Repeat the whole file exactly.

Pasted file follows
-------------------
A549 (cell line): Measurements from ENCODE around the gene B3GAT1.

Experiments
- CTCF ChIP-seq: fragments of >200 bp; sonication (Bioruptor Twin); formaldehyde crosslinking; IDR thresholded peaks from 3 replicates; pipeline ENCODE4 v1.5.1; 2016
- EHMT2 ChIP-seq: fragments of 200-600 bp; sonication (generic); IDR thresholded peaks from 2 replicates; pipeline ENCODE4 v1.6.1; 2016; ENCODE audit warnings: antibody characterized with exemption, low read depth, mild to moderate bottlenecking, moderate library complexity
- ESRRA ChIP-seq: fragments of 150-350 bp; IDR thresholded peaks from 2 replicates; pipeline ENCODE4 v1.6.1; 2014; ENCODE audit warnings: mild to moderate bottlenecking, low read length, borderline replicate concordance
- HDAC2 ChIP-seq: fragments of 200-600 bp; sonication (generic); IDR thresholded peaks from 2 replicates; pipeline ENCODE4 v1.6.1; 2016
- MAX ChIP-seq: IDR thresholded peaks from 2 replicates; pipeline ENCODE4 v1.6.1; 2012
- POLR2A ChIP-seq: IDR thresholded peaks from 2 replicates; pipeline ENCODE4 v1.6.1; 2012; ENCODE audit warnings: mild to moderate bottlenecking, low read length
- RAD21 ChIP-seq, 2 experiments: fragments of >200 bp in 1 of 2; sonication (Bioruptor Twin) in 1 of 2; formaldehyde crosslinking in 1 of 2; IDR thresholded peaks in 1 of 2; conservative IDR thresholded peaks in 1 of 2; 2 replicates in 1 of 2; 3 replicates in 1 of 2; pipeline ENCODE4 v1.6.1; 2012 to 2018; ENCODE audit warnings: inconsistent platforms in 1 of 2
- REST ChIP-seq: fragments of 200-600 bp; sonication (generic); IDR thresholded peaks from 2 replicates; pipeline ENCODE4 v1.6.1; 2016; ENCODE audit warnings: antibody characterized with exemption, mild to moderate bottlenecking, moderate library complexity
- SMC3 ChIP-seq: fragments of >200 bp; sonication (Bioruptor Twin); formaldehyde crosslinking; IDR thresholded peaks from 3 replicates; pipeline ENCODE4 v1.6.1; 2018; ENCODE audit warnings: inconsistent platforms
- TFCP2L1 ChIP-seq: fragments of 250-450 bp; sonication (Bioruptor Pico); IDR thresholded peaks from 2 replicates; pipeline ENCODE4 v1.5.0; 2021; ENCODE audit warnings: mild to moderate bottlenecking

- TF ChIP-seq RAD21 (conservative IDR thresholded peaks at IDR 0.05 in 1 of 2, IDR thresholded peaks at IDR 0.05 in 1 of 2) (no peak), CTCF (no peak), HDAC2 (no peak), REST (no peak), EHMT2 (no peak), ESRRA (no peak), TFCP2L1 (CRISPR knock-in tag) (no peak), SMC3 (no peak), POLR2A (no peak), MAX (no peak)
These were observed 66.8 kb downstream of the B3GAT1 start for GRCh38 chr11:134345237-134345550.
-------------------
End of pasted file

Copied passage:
A549 (cell line): Measurements from ENCODE around the gene B3GAT1.

Experiments
- CTCF ChIP-seq: fragments of >200 bp; sonication (Bioruptor Twin); formaldehyde crosslinking; IDR thresholded peaks from 3 replicates; pipeline ENCODE4 v1.5.1; 2016
- EHMT2 ChIP-seq: fragments of 200-600 bp; sonication (generic); IDR thresholded peaks from 2 replicates; pipeline ENCODE4 v1.6.1; 2016; ENCODE audit warnings: antibody characterized with exemption, low read depth, mild to moderate bottlenecking, moderate library complexity
- ESRRA ChIP-seq: fragments of 150-350 bp; IDR thresholded peaks from 2 replicates; pipeline ENCODE4 v1.6.1; 2014; ENCODE audit warnings: mild to moderate bottlenecking, low read length, borderline replicate concordance
- HDAC2 ChIP-seq: fragments of 200-600 bp; sonication (generic); IDR thresholded peaks from 2 replicates; pipeline ENCODE4 v1.6.1; 2016
- MAX ChIP-seq: IDR thresholded peaks from 2 replicates; pipeline ENCODE4 v1.6.1; 2012
- POLR2A ChIP-seq: IDR thresholded peaks from 2 replicates; pipeline ENCODE4 v1.6.1; 2012; ENCODE audit warnings: mild to moderate bottlenecking, low read length
- RAD21 ChIP-seq, 2 experiments: fragments of >200 bp in 1 of 2; sonication (Bioruptor Twin) in 1 of 2; formaldehyde crosslinking in 1 of 2; IDR thresholded peaks in 1 of 2; conservative IDR thresholded peaks in 1 of 2; 2 replicates in 1 of 2; 3 replicates in 1 of 2; pipeline ENCODE4 v1.6.1; 2012 to 2018; ENCODE audit warnings: inconsistent platforms in 1 of 2
- REST ChIP-seq: fragments of 200-600 bp; sonication (generic); IDR thresholded peaks from 2 replicates; pipeline ENCODE4 v1.6.1; 2016; ENCODE audit warnings: antibody characterized with exemption, mild to moderate bottlenecking, moderate library complexity
- SMC3 ChIP-seq: fragments of >200 bp; sonication (Bioruptor Twin); formaldehyde crosslinking; IDR thresholded peaks from 3 replicates; pipeline ENCODE4 v1.6.1; 2018; ENCODE audit warnings: inconsistent platforms
- TFCP2L1 ChIP-seq: fragments of 250-450 bp; sonication (Bioruptor Pico); IDR thresholded peaks from 2 replicates; pipeline ENCODE4 v1.5.0; 2021; ENCODE audit warnings: mild to moderate bottlenecking

- TF ChIP-seq RAD21 (conservative IDR thresholded peaks at IDR 0.05 in 1 of 2, IDR thresholded peaks at IDR 0.05 in 1 of 2) (no peak), CTCF (no peak), HDAC2 (no peak), REST (no peak), EHMT2 (no peak), ESRRA (no peak), TFCP2L1 (CRISPR knock-in tag) (no peak), SMC3 (no peak), POLR2A (no peak), MAX (no peak)
These were observed 66.8 kb downstream of the B3GAT1 start for GRCh38 chr11:134345237-134345550.